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Avian diversity of rice fields in Southeast Asia

Smedley, R. E. (2017) Avian diversity of rice fields in Southeast Asia. PhD thesis, University of Reading

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The thesis investigated avian diversity within rice fields at three locations in the Philippines. From February 2012 until April 2014, avian community structure was recorded to determine the effect that different farming techniques have upon frequency and abundance within the habitat. Investigations were conducted to challenge the common misconception that all birds are a threat to crop yield, with detailed research into the life-cycle and diet of the Eurasian tree sparrow (Passer montanus). Twenty-seven continuous months of bird surveys were conducted to record annual, and temporal, changes in frequency and diversity. A total of 130 species were recorded, and explanations for abundance patterns discussed. Species biological richness scores indicated that time of year and field stage are important factors affecting diversity within rice fields. To investigate the effect different farming techniques have upon avian diversity, two largescale crop manipulations were investigated; fields under a water management technique (Alternate Wetting and Drying) and areas of accelerated rice production. Both investigations indicated that avian frequency and abundance were higher within manipulated fields when compared to control sites. Differences in community structure are discussed identifying a change under manipulated conditions. Artificial nest boxes were used to record breeding season and productivity, with biometric measurements, for the Eurasian tree sparrow sub-species‘saturatus’, which produced more eggs but successfully fledged fewer young, over a longer breeding period. A significant difference in wing formulae between sexes indicates a difference in life-style strategies. To determine diet, stable isotopic analysis of claws measured ratios of δ15N. Differences in δ15N were compared to a control group fed on a ‘pure’ diet. Results indicated a mixed diet when given free choice, but could not be identified within the current data set. Management strategies to reduce potential yield loss to birds, along with considerations for future work, are discussed.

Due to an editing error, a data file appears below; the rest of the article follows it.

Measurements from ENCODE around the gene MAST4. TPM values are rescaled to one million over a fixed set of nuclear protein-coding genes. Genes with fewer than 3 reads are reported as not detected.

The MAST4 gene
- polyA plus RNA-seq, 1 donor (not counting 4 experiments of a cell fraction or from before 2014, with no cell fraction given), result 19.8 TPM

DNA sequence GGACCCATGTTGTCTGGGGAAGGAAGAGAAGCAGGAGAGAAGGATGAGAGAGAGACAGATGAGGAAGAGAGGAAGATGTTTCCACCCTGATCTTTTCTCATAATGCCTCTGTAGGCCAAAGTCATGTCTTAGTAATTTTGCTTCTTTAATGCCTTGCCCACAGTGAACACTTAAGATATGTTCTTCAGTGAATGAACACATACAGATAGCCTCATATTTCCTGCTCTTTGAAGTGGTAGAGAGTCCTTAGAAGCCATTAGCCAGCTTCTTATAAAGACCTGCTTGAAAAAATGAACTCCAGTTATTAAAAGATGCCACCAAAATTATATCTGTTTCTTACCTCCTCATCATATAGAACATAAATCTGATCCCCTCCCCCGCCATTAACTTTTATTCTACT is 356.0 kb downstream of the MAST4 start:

Item Type:Thesis (PhD)
Thesis Supervisor:Prescott, C., Singleton, G., Stuart, A. and Holloway, G.
Thesis/Report Department:School of Biological Sciences
Identification Number/DOI:
Divisions:Life Sciences > School of Biological Sciences
ID Code:74827


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